Now that I’m in the throes of working on my JP, I descend down to the basement of Firestone multiple times per week. Wandering around the library in search of books or a place to study, I’m often surprised by the amount of artwork on the walls of the library. On the C Floor, I discovered a series of prints from the Graphic Arts Collection. Each time I take the first staircase leading down from the first floor, I find myself face to face with this mosaic, which was constructed in 250 AD and was found in Antioch.
How did the University acquire a 1000 year-old mosaic from the Middle East? Between 1931-1939, the university participated in a dig in Antioch. This mosaic is part of a set that decorated the floor of a wealthy citizen. Although this mosaic is from 250 AD, the set of mosaics at the one house spans the first through the sixth century and provides a good example of the development of art from pagan times to the Byzantine Empire. The Antioch dig also contributed a large collection of coins to the Numismatic Collection.
There are other mosaics around campus from the Antioch. If you need a break from your end of the semester work, try going on a mosaic hunt. Somewhere else in Firestone, there’s a peacock on the wall. There’s also another geometric patterned mosaic outside another library on campus. Stumped? It’s above a cabinet to store food and drinks. The next time you have to leave something before going to this library, make sure to check out the mosaic.
Saturday, April 17, 2010
Andrea Keriazakos of Hilton Head Island, SC is a high school senior at Hilton Head Prep. She is a varsity cheerleader and plans to major in pre-med. She is choosing between Princeton, Harvard and Duke.
Friday, April 16, 2010
We caught up with a few pre-frosh today at the Activities Fair.
Katie Underwood of Briarcliff, NY is a senior at Briarcliff High School, where she plays on the girl's soccer team. She is deciding between Harvard, Yale and Princeton.
David Byler of Parkersburg, West Virginia is a senior at Parkersburg High School, where he is co-captain of the swim team. He holds state records in the Butterfly, Backstroke, and the 200 and 400 Freestyle Relay Teams. He is deciding between Princeton, UPenn, UVA and Washington and Lee, though he says he is 90 percent confident he will be choosing Princeton.
Stacey Menjivar of Hyattsville, MD is a senior at High Point High School, where she is editor-in-chief of her school newspaper, The Beacon. She is deciding between Princeton and Dartmouth and says she is currently leaning toward Princeton.
Hojung Lee of Ellicott City, MD is a senior at Mount Hebron High School who has won numerous journalism awards and honors. Most recently, she participated in a multimedia program at The Washington Post. She is deciding between Harvard and Princeton.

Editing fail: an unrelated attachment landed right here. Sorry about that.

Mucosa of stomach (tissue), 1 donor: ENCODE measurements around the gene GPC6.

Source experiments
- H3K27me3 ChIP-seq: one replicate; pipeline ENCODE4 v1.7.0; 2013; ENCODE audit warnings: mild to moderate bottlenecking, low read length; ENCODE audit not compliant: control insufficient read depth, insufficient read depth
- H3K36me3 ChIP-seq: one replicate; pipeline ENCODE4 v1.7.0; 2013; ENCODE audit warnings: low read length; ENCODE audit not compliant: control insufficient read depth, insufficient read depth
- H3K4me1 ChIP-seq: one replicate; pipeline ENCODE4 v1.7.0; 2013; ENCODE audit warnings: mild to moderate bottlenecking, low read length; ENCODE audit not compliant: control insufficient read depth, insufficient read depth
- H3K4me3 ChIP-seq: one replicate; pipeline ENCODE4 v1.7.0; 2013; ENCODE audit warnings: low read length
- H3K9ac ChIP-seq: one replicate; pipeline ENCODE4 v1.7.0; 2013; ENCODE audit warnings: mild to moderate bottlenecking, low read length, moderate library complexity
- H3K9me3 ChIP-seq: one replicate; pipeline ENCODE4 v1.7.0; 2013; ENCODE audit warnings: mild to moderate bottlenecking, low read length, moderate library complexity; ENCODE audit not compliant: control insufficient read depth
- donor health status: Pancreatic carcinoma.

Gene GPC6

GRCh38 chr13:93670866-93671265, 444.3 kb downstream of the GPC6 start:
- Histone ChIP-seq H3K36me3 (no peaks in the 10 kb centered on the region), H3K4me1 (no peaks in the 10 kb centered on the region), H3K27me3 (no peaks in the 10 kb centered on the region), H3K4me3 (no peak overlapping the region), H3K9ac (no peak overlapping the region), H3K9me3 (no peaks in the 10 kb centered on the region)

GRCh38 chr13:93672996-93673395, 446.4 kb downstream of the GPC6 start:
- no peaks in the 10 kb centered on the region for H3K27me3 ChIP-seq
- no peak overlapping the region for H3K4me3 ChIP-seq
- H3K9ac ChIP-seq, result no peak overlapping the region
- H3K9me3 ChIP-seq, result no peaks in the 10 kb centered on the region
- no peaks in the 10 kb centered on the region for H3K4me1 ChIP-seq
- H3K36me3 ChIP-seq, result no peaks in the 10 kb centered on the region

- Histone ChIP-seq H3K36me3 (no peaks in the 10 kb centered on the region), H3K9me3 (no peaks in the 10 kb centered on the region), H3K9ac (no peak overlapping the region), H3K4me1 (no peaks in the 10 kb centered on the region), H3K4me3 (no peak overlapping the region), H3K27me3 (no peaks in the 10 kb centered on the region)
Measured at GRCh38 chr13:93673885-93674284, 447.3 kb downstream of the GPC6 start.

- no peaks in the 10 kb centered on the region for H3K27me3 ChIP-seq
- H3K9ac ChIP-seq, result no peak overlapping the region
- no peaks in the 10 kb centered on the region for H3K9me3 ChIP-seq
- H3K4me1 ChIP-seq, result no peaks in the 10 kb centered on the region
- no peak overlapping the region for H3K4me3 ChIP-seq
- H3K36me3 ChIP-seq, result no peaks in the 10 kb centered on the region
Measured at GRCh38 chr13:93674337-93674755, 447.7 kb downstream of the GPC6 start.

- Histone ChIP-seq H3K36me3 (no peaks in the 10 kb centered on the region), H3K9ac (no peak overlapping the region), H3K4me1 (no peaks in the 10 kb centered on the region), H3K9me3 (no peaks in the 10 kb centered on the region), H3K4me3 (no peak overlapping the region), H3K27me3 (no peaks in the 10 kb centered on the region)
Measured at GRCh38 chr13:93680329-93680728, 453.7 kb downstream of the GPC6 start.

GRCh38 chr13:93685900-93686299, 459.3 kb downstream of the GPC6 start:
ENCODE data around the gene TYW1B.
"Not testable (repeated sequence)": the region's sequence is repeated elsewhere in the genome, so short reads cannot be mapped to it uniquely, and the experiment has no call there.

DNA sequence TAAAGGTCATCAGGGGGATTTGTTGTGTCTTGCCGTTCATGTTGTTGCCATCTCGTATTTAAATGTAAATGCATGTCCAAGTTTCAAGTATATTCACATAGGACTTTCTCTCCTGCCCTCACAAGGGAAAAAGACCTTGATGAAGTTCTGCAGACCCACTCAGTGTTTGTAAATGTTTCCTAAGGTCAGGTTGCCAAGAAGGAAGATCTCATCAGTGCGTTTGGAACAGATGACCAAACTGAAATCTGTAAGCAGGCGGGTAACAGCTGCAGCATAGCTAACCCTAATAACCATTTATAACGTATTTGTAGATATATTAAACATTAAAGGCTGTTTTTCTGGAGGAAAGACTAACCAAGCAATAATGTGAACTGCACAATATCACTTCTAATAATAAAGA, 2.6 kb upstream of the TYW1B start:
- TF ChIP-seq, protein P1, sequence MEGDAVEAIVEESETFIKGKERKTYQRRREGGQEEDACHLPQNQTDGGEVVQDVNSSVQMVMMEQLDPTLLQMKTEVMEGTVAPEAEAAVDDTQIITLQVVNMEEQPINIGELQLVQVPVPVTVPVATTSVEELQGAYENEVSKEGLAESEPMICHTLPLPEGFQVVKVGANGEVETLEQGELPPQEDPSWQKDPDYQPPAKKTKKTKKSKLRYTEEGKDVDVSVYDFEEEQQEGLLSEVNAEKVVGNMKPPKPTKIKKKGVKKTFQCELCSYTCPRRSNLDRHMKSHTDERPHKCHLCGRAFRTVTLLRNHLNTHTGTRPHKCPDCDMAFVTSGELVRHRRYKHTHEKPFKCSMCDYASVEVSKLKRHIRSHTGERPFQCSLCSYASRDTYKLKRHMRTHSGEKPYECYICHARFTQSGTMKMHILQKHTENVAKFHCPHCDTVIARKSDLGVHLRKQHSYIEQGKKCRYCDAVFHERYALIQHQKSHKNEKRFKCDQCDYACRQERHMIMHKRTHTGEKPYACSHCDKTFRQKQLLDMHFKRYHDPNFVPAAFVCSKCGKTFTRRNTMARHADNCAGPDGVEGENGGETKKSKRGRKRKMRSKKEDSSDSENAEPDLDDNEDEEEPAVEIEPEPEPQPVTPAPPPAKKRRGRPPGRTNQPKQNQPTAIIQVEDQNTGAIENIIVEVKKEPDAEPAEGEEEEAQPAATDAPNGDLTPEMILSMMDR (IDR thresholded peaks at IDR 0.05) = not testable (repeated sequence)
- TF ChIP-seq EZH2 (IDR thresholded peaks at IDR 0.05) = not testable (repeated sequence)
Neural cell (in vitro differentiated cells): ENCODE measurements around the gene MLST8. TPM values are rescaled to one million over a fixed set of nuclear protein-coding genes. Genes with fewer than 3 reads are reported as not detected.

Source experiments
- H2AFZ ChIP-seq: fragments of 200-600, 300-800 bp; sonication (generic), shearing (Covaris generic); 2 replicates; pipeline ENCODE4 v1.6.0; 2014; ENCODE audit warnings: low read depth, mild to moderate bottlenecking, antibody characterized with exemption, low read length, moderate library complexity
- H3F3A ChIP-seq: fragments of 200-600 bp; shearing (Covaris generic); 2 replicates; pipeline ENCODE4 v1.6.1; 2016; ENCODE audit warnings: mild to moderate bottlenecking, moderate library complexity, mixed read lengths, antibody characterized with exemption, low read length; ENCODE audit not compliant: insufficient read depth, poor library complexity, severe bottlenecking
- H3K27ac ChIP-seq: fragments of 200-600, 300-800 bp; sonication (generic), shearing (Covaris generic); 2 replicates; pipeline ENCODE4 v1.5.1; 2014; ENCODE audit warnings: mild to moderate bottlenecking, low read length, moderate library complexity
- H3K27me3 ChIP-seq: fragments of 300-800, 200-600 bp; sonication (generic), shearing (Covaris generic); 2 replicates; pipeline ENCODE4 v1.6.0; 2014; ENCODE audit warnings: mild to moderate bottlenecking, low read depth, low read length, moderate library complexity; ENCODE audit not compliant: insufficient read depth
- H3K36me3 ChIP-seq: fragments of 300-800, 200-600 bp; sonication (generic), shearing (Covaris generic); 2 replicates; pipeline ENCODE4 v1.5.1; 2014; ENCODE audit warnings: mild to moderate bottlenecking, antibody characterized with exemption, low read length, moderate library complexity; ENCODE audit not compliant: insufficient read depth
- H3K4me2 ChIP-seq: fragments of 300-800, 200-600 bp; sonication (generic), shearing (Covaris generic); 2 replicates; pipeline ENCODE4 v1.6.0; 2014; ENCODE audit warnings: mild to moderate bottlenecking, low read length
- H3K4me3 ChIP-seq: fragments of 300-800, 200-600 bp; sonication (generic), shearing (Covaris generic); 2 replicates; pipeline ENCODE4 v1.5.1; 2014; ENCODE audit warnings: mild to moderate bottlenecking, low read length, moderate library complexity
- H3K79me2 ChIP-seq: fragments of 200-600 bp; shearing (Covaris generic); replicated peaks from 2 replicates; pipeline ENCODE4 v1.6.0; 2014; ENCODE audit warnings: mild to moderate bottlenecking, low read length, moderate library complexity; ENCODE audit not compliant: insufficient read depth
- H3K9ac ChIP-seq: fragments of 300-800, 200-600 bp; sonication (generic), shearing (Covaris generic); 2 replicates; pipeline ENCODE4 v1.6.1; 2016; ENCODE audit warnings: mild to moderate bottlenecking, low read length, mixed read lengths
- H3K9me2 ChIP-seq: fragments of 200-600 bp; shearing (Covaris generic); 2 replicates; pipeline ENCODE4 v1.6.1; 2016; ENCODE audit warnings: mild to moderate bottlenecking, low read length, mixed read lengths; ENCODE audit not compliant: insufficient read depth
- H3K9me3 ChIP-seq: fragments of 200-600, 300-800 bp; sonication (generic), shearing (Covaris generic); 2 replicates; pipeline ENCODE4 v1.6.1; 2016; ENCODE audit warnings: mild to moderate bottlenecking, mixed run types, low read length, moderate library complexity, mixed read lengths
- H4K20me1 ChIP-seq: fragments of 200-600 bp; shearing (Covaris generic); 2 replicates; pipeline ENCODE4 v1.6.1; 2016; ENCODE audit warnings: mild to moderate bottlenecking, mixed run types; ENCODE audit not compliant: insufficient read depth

Recruitment can vary from individual to individual, so here is another account of the process, this one from Alexandra Valerio '11, a midfielder and forward on the women's soccer team.
I was never one of those kids who spent their childhood dreaming of attending Princeton University. In fact, the thought of considering an Ivy League school didn’t even cross my mind until the summer before my senior year.
Several months earlier, a handful of coaches at American universities had contacted me in hopes that I might consider their respective women’s soccer programs. A relatively naive kid from Canada, I was unfamiliar with the recruiting process that thousands of aspiring college athletes go through each year. As a result, I was dazzled by offers of full scholarships — opportunities that also greatly appealed to my parents — and the chance to play the sport that I loved at such a high level.
What I didn’t know, however, was that the recruitment process I at first found so exciting would eventually turn into a grueling ordeal. There came a point when the coaches who were offering athletic scholarships started pressuring me to commit. They needed know if I was genuinely interested in their program, so that they could give the spot to someone else if I was not. To be honest, I liked a lot of the universities I visited, but none of them really felt right. Deep down, I knew that I couldn’t yet say yes to any one school.
Time was running out, and I was experiencing major anxiety about the uncertainty of my future. On a whim, I sent an e-mail to Julie Shackford, the head coach of Princeton’s team. Admittedly, I was a bit taken aback by the promptness of her response. I had sent e-mails to other coaches in the past, and I was lucky if I received a response at all, let alone a prompt one. I later learned that I had Diana Matheson ’08, Princeton’s soccer legend and star of the Canadian national team, to thank for putting in a good word; I am still grateful for her endorsement, as well as Julie’s willingness to consider me so late in the recruiting game.
From that moment, things just started to come together. Princeton’s assistant coach, Ron Celestin, traveled to North Carolina to watch me play in the U.S. National Cup finals. With this confirmation that I was a pretty decent player, the coaches invited me to visit the campus and see what the University and the women’s soccer team were all about. Right away, I was struck not only by the beauty of the grounds but also by the sincerity of the team and the support of the soccer staff. When the issue of the application process came up, they expressed their faith that my grades were good enough to get me in, but they also made it clear that they could only do so much in terms of endorsing me during admissions. Despite this uncertainty, their encouragement was all I needed to take the leap and apply to the school.